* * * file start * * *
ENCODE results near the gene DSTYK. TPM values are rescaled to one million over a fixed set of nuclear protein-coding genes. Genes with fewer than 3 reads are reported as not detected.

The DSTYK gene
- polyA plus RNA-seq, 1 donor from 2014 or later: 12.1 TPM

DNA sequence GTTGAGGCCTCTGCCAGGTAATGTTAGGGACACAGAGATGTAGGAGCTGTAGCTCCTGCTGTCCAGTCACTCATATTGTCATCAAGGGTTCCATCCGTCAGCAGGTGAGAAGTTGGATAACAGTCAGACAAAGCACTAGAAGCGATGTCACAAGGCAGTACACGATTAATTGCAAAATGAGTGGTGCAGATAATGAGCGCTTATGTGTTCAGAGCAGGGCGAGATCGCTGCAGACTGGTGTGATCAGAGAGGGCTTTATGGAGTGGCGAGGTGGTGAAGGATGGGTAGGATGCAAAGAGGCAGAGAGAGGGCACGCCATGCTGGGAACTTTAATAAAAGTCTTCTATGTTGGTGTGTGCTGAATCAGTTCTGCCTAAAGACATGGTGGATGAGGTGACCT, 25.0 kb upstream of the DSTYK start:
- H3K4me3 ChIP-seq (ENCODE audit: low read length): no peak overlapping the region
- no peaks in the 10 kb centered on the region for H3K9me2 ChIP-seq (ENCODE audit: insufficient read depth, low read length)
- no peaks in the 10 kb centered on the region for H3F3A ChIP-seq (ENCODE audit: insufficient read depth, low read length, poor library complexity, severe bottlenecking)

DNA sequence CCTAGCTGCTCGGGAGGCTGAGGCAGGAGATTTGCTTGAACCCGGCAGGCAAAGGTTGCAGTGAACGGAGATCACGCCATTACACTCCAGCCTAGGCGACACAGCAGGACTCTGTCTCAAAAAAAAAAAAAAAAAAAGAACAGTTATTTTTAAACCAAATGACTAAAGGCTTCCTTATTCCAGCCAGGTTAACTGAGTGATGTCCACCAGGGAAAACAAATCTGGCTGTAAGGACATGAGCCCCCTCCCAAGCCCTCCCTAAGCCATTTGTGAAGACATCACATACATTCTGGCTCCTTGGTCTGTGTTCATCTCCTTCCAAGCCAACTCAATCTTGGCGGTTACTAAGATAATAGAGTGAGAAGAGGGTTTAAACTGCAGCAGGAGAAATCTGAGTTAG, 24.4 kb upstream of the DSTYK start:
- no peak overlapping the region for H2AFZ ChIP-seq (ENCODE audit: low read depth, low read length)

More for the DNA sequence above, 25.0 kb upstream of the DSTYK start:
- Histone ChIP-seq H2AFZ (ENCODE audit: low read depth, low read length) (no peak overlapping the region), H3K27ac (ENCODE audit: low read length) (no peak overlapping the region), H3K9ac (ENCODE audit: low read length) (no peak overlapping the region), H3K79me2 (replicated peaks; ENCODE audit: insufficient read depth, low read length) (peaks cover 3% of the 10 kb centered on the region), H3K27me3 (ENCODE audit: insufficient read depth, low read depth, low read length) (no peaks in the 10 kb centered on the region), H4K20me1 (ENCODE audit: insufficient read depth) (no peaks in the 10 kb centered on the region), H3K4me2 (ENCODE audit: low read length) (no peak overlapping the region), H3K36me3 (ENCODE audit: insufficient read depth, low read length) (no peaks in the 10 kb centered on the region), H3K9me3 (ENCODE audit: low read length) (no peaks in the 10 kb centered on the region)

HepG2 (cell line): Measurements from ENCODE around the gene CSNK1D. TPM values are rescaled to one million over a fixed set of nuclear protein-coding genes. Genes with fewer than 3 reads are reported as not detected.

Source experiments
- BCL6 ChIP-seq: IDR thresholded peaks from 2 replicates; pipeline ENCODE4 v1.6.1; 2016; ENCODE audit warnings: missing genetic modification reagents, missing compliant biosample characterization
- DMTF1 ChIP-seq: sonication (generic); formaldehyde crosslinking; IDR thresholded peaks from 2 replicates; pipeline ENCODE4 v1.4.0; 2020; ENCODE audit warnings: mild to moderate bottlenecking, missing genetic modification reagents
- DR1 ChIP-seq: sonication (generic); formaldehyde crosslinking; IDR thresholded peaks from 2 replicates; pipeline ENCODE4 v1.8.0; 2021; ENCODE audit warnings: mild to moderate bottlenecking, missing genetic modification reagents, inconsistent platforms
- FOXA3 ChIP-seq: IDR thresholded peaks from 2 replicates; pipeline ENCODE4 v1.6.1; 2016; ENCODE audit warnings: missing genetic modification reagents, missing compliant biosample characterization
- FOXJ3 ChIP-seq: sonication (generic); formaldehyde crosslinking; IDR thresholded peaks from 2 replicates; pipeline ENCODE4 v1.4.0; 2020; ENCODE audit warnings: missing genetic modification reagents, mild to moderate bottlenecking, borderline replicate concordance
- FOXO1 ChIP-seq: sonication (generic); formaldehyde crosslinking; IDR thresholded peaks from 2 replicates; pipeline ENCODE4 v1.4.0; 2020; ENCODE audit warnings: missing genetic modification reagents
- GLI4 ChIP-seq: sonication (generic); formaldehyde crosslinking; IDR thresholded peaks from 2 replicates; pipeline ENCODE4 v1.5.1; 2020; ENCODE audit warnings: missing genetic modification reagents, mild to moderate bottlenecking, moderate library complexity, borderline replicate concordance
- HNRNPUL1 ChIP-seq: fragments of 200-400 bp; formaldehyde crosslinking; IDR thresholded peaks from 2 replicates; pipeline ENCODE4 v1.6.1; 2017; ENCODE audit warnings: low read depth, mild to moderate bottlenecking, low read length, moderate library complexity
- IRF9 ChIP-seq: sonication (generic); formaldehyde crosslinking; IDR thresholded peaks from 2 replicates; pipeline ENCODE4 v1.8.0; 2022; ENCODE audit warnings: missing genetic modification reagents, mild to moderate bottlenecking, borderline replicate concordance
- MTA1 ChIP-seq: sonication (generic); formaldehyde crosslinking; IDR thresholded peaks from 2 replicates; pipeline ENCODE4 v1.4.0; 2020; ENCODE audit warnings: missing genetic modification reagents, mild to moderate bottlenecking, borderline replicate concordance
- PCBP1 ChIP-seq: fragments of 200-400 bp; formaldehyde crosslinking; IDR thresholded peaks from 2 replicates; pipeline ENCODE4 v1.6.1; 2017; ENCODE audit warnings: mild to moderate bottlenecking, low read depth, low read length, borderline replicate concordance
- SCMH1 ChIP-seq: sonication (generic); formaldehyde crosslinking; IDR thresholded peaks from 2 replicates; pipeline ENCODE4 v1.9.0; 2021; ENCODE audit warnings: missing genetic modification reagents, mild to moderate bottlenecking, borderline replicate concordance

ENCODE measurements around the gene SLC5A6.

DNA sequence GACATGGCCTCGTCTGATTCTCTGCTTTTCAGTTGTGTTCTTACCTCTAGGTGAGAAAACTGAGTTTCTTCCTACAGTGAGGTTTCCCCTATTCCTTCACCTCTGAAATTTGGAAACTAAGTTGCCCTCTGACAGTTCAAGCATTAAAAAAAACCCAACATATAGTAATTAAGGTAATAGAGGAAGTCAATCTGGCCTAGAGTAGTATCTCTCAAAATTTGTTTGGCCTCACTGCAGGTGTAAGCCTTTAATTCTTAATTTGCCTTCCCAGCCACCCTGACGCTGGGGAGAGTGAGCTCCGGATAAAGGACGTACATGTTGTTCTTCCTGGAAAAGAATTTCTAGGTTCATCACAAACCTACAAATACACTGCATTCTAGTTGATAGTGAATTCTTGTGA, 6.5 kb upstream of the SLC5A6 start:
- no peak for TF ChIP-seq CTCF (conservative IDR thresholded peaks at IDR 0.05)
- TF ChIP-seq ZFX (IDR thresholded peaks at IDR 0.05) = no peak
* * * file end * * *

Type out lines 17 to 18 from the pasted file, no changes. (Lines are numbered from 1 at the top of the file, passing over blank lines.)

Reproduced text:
- FOXA3 ChIP-seq: IDR thresholded peaks from 2 replicates; pipeline ENCODE4 v1.6.1; 2016; ENCODE audit warnings: missing genetic modification reagents, missing compliant biosample characterization
- FOXJ3 ChIP-seq: sonication (generic); formaldehyde crosslinking; IDR thresholded peaks from 2 replicates; pipeline ENCODE4 v1.4.0; 2020; ENCODE audit warnings: missing genetic modification reagents, mild to moderate bottlenecking, borderline replicate concordance